May 1, 2013
Sunrise meant a desert landscape as we loped along towards Khiva, but it was enchanting in a strange way. My mood was further lifted when I heard that the guidebook was wrong about the length of the journey. 18 hours instead of 22 meant that I would get a chance to spend the recommended 1 night in Khiva rather than 2.
I chose a room to stay by 1:30 and met a Dutch guy who is in his mid-20’s and also travelling alone, but for the first time. He was also being jerked around by the Tajik embassy, but didn’t negotiate a better deal. His would take a full week, so he still had to go back to Tashkent for his. Poor soul. There would be time for getting learning more, so I was off to walk around Khiva.
Khiva, I believe, has achieved UNESCO status, and has a bustling tourism industry consisting of busloads of French, German, and Japanese retirees. It’s also a destination for well-off Uzbeks and young Russian couples. After being in dour, Soviet Tashkent, this was a welcome change of pace. It’s only May, but the sun is already intense. I couldn’t imagine coming here in summer, but people do. The medieval city is largely restored and cute with it’s city walls intact and easily navigated on foot- most streets running east-west or north-south. Compared to the masterplanned sprawl of Soviet capitals, this was also refreshing.
The only problem with a place like this is that it’s the ONLY thing to do. Once you have seen everything, you’re not going to hangout in the dusty streets around it. Of course, you can shop at the souvenir shops that occupy every nook and cranny inside the walls, but I just couldn’t be bothered. The only options from there are to take a shared taxi to some fortresses that have been abandoned for 600+ years and/or continue on to Nukus and see what’s left of the Aral Sea. The time wasted on visas meant that the Aral Sea was out of the question, so I hoped to find an interested group of backpackers the next day to see the fortresses.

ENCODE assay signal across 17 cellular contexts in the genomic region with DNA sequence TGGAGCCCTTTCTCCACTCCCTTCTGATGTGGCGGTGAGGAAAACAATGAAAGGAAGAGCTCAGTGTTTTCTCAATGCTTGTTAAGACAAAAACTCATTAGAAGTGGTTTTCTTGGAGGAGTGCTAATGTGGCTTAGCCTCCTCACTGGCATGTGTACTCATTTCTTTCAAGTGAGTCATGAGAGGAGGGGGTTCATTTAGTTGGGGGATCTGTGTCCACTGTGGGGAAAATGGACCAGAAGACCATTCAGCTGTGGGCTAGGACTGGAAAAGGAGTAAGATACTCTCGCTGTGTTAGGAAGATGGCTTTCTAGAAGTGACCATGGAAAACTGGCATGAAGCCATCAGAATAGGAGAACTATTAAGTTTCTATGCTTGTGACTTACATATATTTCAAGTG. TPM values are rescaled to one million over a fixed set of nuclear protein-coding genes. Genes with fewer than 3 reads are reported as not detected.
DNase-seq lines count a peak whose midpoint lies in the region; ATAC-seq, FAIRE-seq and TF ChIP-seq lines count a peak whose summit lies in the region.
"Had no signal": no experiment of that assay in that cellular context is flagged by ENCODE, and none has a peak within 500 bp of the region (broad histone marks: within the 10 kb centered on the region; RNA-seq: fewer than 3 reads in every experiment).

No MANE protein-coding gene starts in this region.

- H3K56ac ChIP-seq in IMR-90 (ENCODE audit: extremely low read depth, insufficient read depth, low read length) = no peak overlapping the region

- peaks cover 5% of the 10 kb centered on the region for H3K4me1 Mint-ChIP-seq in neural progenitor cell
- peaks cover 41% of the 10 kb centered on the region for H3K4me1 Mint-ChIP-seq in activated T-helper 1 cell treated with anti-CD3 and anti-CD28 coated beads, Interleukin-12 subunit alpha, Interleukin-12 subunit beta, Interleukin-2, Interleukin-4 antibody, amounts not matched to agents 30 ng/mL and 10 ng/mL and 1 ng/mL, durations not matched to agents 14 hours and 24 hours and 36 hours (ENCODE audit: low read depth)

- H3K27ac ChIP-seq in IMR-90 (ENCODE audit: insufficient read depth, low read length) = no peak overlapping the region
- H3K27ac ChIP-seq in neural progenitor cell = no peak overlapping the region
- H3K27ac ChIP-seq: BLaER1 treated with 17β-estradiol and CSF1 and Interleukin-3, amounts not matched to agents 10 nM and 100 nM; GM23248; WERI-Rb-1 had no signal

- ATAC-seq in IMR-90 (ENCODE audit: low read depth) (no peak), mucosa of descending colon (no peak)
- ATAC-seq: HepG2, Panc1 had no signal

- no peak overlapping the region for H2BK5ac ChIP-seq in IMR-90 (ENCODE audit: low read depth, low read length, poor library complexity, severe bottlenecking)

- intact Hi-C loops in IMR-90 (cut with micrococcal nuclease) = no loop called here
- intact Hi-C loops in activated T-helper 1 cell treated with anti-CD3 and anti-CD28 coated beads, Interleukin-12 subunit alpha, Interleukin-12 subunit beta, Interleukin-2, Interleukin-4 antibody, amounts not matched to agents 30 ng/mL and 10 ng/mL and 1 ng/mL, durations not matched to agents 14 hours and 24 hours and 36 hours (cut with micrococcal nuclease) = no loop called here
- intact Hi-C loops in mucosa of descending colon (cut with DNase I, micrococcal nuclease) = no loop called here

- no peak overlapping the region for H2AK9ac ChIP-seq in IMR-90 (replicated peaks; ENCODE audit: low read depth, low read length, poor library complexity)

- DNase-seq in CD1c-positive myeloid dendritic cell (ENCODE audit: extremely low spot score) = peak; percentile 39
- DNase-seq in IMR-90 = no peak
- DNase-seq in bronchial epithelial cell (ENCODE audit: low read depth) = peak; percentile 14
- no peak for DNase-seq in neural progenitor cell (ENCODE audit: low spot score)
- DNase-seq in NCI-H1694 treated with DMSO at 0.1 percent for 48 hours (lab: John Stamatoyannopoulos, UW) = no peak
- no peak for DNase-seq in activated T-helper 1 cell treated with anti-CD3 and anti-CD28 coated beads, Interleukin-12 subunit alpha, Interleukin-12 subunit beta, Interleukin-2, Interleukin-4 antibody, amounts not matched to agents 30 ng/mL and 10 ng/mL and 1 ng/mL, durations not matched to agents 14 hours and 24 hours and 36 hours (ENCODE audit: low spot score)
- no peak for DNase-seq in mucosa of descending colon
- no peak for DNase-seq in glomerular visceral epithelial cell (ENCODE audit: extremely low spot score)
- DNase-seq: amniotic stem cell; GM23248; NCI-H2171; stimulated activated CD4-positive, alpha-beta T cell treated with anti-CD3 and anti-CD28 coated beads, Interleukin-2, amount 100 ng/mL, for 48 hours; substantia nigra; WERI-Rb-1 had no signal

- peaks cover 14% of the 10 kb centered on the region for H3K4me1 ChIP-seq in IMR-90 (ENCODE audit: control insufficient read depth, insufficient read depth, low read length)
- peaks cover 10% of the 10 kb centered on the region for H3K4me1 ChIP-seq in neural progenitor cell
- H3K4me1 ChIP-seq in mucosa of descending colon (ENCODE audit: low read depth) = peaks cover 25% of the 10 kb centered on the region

That evening, I learned that the Dutchmen had gone to the fortresses through his travel partner, Max. Max is a 47 year old Italian that has lived in England a long time and been married to a French woman, that he met traveling, for nearly 20 years. Not only do they not always travel together, but they don’t always live together, which is hard for me to understand. She is currently training teachers in Nepal and he’s going overland from Uzbekistan to meet her in Nepal. Before all of that, he’s going into Western China to hopefully meet up with a nomadic Kyrgyz family that he met 27 years ago, armed only with some photos that he took of them in 1986. Since he quit his IT job at the BBC, he’s not sure when he will be done traveling, but he would like to take some anthropology courses in the fall. Max’s immediate plans, however, were to travel with 3 Czech women he didn’t really like to see the Aral Sea the next day. Sjoerd, the Dutchman, was making his slow march back to Tashkent, stopping in Bukhara next.
I, on the other hand, was on the fence on whether to leave in the morning for Bukhara as well, or try to get others to share the cost of the taxi to the fortresses. I’d sleep on it.